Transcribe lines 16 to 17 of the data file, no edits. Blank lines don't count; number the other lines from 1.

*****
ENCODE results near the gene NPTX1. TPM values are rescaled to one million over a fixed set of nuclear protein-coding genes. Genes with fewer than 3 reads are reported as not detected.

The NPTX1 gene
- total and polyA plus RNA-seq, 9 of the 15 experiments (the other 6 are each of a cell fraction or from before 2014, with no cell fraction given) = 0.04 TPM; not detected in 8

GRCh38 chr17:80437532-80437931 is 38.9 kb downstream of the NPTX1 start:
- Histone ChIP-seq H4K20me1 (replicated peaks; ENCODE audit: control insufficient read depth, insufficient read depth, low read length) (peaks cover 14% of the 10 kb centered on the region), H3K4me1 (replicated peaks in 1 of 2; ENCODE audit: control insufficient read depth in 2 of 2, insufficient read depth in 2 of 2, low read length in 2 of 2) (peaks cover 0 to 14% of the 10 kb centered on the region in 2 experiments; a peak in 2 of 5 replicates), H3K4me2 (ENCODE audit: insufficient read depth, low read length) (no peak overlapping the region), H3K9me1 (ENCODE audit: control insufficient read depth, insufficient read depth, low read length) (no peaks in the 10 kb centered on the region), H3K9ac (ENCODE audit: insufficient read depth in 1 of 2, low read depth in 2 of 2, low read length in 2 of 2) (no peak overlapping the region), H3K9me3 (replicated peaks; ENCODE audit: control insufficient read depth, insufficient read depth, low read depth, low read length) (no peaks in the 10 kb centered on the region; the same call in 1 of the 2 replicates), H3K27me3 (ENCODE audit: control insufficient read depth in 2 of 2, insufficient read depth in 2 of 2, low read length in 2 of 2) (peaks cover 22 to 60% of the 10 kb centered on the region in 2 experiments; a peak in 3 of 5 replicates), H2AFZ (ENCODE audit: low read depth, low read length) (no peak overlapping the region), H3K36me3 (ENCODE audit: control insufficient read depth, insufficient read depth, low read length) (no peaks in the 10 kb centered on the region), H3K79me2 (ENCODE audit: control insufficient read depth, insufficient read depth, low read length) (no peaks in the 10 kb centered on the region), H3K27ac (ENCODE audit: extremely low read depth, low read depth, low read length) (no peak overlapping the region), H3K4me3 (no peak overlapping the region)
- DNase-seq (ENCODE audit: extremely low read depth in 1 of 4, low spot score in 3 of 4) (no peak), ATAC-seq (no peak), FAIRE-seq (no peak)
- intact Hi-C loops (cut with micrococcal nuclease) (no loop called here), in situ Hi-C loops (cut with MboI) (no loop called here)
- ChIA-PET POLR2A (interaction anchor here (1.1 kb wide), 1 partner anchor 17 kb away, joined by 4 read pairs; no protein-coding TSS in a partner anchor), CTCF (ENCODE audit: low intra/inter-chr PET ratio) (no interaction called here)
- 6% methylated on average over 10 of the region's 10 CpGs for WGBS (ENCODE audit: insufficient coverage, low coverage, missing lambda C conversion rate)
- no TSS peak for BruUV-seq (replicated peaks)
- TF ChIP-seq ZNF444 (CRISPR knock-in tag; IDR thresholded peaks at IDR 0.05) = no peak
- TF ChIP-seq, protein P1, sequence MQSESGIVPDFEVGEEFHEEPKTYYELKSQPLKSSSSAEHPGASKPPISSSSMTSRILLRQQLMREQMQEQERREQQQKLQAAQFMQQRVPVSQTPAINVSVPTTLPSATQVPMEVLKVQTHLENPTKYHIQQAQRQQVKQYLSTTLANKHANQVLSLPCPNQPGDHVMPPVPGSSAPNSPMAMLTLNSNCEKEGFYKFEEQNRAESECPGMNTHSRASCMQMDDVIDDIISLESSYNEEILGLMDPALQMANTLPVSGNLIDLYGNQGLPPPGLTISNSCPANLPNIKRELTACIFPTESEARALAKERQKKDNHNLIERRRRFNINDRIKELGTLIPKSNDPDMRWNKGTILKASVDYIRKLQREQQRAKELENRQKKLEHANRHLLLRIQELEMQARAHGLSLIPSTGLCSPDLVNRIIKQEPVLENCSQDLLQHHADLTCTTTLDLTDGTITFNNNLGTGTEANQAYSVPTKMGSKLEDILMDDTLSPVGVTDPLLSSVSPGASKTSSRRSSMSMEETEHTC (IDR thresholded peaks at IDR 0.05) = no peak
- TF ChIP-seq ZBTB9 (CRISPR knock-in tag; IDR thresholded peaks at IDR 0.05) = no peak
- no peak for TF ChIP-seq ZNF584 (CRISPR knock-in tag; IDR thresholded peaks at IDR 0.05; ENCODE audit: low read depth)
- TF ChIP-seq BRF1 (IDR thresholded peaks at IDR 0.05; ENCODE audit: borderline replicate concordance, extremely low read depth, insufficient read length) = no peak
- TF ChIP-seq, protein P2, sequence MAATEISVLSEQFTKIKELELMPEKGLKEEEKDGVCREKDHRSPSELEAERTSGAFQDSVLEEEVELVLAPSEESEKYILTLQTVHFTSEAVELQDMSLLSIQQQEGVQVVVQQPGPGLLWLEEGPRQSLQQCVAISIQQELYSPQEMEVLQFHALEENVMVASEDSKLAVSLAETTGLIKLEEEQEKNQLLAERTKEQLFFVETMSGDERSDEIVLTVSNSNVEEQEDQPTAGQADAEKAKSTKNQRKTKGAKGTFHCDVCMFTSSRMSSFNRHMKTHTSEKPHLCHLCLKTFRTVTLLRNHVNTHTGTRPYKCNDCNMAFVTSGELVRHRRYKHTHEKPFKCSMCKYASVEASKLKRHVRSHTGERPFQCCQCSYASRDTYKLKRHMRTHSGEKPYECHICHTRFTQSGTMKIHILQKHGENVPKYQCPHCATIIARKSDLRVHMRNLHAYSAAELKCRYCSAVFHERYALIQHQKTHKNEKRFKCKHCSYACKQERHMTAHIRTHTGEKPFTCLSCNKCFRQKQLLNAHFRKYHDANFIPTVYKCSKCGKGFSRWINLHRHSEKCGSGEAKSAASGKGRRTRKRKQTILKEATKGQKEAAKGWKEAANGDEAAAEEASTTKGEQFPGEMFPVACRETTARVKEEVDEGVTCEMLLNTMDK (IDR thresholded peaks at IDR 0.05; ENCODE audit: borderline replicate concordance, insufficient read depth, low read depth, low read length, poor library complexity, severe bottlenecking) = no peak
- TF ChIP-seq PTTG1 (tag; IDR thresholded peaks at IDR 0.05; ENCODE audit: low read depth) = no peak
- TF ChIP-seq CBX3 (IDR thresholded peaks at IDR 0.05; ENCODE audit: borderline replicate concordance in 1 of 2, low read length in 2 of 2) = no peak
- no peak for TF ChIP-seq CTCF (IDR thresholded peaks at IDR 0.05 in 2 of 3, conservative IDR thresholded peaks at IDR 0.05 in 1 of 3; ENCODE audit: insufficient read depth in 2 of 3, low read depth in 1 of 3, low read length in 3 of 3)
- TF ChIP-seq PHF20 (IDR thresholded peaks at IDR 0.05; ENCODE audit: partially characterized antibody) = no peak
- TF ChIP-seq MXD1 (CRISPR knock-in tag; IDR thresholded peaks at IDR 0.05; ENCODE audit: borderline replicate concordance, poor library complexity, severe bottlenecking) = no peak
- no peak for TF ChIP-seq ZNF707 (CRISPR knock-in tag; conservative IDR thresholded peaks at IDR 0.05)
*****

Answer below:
- TF ChIP-seq, protein P2, sequence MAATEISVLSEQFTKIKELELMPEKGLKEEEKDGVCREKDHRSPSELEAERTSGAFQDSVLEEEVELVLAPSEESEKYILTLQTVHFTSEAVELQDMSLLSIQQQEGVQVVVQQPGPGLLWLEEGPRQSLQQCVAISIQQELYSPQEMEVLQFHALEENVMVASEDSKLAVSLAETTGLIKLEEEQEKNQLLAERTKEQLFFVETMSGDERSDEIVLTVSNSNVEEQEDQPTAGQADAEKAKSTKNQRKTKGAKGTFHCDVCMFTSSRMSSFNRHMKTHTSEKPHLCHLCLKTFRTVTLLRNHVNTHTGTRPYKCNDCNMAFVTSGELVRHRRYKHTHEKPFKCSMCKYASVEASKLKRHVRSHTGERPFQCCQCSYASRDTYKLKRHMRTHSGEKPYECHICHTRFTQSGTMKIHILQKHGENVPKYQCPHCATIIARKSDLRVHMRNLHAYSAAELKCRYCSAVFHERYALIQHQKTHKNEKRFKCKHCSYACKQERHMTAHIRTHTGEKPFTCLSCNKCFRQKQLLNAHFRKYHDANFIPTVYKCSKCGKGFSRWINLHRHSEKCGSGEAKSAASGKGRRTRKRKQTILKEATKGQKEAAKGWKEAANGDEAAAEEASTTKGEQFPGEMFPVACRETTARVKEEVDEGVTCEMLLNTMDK (IDR thresholded peaks at IDR 0.05; ENCODE audit: borderline replicate concordance, insufficient read depth, low read depth, low read length, poor library complexity, severe bottlenecking) = no peak
- TF ChIP-seq PTTG1 (tag; IDR thresholded peaks at IDR 0.05; ENCODE audit: low read depth) = no peak